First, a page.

The internal surface of the choroid, or rather the pigmentary layer which covers it, is lined by the retina, a nervous membrane, upon which the objects are depicted that we see. It appears to be formed by the expansion of the optic nerve, which enters the eye at its posterior part, and forms at the bottom of the globe an enlargement, which is called the papilla of the optic nerve. The retina develops itself from the papilla, around which it forms a fold, and extends over the cavity of the eye to the circumference of the ciliary processes of the vitreous body, where, according to Cruveilhier, it abruptly terminates. It is of an opaline white colour, semi-transparent, and easily torn. Its centre, which corresponds to the antero-posterior axis of the eye, is to the outside of the papilla of the optic nerve, where there is a yellow spot (macula lutea) and a depression (fovea centralis). The yellow spot seems to be the point in the eye where vision is most distinct Microscopists describe the retina as being composed of five, or even eight layers, of which the external one is vascular, and in contact with the choroid; the internal one, very important in a physiological point of view, is the membrane of Jacob. It is composed of cylinders, or rods, joined together like the stakes of a palisade, perpendicular to the plane of the membrane, and forming by their free extremities a mosaic, each microscopic division of which is about 0.001 of a line in diameter according to Robin, and 0.0008 of a line according to Helmholtz; and represents a section of a rod. We shall see what part these terminal points play in vision.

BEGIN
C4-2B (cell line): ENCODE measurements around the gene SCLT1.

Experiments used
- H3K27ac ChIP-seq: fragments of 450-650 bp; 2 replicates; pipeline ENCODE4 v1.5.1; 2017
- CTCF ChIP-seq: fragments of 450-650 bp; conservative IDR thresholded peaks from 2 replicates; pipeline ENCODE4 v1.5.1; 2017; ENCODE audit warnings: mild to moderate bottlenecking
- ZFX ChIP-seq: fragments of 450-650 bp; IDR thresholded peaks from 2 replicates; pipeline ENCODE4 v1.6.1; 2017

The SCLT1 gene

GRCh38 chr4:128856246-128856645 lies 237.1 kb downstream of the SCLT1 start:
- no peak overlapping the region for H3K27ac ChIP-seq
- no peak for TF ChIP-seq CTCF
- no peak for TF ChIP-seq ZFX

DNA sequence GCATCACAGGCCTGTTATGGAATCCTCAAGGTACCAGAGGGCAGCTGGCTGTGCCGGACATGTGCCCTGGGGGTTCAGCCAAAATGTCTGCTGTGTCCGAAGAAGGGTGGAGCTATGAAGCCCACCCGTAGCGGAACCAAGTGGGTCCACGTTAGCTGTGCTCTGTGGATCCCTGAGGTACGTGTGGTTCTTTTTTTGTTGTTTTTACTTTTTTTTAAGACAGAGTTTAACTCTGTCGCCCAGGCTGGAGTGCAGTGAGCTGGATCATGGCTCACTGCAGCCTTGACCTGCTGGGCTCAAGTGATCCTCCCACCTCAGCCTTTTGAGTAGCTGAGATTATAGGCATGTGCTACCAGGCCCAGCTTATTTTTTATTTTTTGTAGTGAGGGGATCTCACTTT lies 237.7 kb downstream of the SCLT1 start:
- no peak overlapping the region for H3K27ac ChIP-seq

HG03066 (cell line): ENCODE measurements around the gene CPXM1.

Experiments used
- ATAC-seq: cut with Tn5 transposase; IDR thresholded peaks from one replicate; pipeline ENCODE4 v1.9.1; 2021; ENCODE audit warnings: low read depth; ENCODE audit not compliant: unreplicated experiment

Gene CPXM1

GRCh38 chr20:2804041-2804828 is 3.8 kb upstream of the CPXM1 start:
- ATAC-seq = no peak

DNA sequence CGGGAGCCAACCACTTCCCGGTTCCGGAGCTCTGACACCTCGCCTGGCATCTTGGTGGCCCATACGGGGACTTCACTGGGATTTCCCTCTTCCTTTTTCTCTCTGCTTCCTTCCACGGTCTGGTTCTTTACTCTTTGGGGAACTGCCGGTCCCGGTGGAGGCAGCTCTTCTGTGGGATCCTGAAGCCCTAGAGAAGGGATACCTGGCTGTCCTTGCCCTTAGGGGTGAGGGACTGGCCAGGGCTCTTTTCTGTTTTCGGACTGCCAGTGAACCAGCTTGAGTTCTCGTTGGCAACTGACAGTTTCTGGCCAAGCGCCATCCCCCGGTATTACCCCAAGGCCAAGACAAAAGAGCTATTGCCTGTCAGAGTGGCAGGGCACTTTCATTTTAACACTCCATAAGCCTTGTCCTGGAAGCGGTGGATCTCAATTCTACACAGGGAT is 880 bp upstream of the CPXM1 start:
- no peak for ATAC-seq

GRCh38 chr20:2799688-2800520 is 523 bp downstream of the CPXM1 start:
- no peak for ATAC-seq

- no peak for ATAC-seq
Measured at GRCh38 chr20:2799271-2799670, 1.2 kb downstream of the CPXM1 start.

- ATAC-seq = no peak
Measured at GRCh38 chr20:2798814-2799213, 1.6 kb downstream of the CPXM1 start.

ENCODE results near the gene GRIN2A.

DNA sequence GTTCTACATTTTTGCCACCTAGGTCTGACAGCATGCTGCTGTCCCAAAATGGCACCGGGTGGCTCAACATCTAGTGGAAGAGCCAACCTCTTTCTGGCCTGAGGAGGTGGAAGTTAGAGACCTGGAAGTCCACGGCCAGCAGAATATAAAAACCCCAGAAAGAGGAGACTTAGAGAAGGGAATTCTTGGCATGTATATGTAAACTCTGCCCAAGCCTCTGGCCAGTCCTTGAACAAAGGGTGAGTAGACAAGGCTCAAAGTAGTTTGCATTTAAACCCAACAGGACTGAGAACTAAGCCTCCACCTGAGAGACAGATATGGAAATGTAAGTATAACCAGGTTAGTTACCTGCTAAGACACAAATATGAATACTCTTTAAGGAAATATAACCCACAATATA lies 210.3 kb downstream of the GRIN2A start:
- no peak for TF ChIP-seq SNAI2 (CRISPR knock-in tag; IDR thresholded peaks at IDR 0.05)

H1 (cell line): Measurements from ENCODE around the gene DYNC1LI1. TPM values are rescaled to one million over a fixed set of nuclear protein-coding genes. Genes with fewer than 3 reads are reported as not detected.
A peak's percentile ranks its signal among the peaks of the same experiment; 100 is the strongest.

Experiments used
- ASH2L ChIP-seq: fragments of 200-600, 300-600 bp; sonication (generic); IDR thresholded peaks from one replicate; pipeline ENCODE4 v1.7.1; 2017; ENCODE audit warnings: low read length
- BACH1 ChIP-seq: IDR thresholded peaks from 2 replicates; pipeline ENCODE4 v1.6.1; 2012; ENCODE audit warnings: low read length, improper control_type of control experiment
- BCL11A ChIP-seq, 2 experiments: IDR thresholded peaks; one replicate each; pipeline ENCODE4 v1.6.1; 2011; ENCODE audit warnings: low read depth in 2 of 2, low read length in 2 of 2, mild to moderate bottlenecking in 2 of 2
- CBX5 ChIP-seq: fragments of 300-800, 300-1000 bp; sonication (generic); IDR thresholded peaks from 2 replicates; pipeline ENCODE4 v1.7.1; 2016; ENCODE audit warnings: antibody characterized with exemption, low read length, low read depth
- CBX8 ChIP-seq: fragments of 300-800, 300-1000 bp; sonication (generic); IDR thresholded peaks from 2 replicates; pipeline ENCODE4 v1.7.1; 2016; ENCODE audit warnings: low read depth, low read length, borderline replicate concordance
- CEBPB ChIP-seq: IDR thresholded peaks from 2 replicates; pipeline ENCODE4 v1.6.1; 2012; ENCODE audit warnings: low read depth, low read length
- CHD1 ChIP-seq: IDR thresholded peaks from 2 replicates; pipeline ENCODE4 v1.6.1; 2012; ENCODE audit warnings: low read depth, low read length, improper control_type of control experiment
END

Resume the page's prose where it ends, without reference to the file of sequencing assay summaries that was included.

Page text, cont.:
Fig. 35. Rods of Jacob under the microscope.
A. Rods of Jacob.
B. Their extremities forming surface of retina.
C. Retinal mosaic formed by the rods.
D. Points of the retinal mosaic receiving different luminous rays.
e. Points receiving each two different rays.